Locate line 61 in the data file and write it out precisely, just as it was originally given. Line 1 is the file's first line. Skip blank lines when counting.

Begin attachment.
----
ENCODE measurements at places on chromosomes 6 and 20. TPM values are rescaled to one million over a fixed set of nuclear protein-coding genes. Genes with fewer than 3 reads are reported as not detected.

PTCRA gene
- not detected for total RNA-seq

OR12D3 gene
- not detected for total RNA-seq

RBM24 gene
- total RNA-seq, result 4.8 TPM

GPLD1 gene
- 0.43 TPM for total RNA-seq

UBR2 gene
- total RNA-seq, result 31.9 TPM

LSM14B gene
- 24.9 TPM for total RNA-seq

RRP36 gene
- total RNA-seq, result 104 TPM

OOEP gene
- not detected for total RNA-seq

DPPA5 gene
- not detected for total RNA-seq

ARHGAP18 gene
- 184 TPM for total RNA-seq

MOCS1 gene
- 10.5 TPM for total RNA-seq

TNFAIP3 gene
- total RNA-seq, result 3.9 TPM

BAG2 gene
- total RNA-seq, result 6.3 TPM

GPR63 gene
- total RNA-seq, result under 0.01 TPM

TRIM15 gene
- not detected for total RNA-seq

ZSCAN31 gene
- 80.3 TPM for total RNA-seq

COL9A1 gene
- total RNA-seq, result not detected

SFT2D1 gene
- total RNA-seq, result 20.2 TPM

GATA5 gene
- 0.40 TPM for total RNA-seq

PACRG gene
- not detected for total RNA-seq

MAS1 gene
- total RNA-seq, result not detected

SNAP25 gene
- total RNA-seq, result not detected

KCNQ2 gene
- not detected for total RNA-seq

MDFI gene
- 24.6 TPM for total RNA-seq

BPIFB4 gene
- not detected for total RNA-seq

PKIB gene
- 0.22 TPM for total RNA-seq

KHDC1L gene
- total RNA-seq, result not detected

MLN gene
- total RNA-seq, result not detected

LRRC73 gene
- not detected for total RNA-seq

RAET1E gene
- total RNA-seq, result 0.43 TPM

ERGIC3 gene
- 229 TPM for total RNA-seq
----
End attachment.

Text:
- total RNA-seq, result 0.43 TPM